HR Transformation: More Than Developing a New Best Practice

April 19, 2016

 

One of the most common misconceptions about HR transformation is that developing one or two new “best practices” is all you need to encourage lasting change. While identifying a few best practices or even implementing a best practice from a respected industry professional can certainly be part of the process, real HR transformation requires a full roadmap for success.
 

The Essential Questions To Ask Before Implementing HR Transformation

A good place to begin is by asking the four key issues below:

  • Why are we considering a change?

  • What is the end goal we are trying to achieve?

  • Who will implement the changes?

  • Who will benefit from these changes?

The questions above should deliver the detailed answers and key talking points required to start the conversation. They should be the place from which you build a detailed and measurable roadmap for success.

 

Human Resources As A Business Strategy
 

While devising your new HR practices, you must think of human resources as a business strategy. Your team members are your most valuable assets. This means that HR must go far beyond mere compliance regarding labor laws and employee retention. Instead, you must search for ways in which you can improve your workflow, operations, and company culture to ensure that they support your valuable team.

However, the end user must not be forgotten when devising your HR strategies. Your goal is to improve their service, by maximizing your team. The goes beyond setting a goal to improve turnaround time or throughput, to creating new or improved systems for success.

 

Identify The Perfect Balance

A system designed for success must be built with the perfect balance. This includes new systems with enough guidelines that employees have a clear understanding of their expectations, but sufficient flexibility and freedom so that innovation is not discouraged. This is a perfect example of the difference between a top-down approach, and middle ground approach. While it is your responsibility to manage the big picture that many of your employees will not grasp, it is also your job to seek inefficiencies from within your team. This balance requires a strong level of communication and a structure that supports both your communication channels and workflow.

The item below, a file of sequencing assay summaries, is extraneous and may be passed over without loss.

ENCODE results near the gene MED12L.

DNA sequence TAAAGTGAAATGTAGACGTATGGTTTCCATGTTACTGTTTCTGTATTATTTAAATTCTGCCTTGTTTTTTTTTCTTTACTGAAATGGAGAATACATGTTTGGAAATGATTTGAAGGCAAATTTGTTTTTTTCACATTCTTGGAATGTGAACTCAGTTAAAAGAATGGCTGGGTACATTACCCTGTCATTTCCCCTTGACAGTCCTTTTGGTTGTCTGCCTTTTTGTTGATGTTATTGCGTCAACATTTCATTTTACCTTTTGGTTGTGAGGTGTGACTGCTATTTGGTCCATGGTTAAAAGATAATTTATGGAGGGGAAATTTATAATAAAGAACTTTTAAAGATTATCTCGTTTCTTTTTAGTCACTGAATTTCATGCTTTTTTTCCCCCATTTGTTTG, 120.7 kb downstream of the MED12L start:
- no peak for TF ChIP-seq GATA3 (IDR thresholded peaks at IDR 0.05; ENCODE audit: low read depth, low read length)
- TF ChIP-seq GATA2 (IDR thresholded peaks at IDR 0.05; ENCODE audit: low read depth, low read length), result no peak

Is It Time To Restructure?

As an organization continues to grow, the internal structure must change and evolve with it. Small businesses with little distinction between departments will need to start by creating units. Even if these groups begin with teams of 1 or 2, the roadmap for growth must be top of mind.

 

As your company grows, industry changes, services expand, and technology evolves; the need for new internal positions and new internal teams will increase. For example, ten years ago, few companies had anyone who worked correctly in online marketing or social media marketing—even IT teams were far smaller a decade ago.

 

However, you must keep in mind that HR transformation most often requires you to think beyond industry or business changes, and on to creating a more efficient internal structure. Most mid-size and large organizations have at least a few areas where they would benefit from splitting a large team or department into a smaller unit group, and for creating a more in-depth people pipeline.

 

Your People Pipeline

As the Internet and professional social networking continue to play a larger role in job placement, building an internal pipeline has never been more important. Not only is it easier for you to seek qualified candidates online, but it is easy for other hiring managers to find your qualified team members online. By creating a people pipeline, you can show your team the opportunity for internal growth, making an outside employer less attractive.

 

So Where Do Best Practices Fit In?

Best practices can be identified as part of your roadmap, but best practices often occur organically. Yes, by all means look to suggested best practices from your fellow industry influencers, but understand that for any new practice to be a success, they must be personalized for your organization.

 

Implementing Your New Strategies

After your new best practices and strategies are developed, the next part is where many teams fall short—implementation. You must communicate the new strategies to your relevant team members, you must train your team on how to move forward, and you must make the necessary changes required to set your team up for success. Some strategies must be rolled out in phases, so you need to determine a useful starting point.

While some new strategies are so well aligned and so in-demand that they seemingly fall into place, others are more complex and will take some time before you reap the benefits. Often, it may feel as if things are getting worse before they improve. This is when many HR teams give up, and return to their former systems. This is precisely where we can assist.

 

HR Delivery Model

 

At Change Action, we can help you develop, implement, and maintain your start-to-finish HR transformation. We will not only help you identify your new best practices, strategies, and structure, but we will create a detailed HR delivery model. We are changing management experts, who will help to minimize the disruption of implementing significant changes. We do this by making incremental changes, and by creating the clear communication channels to ensure your team is aligned with these changes. Once your HR transformation is complete, we are happy to check in periodically to make minor improvements as your business continues to grow and expand.

 

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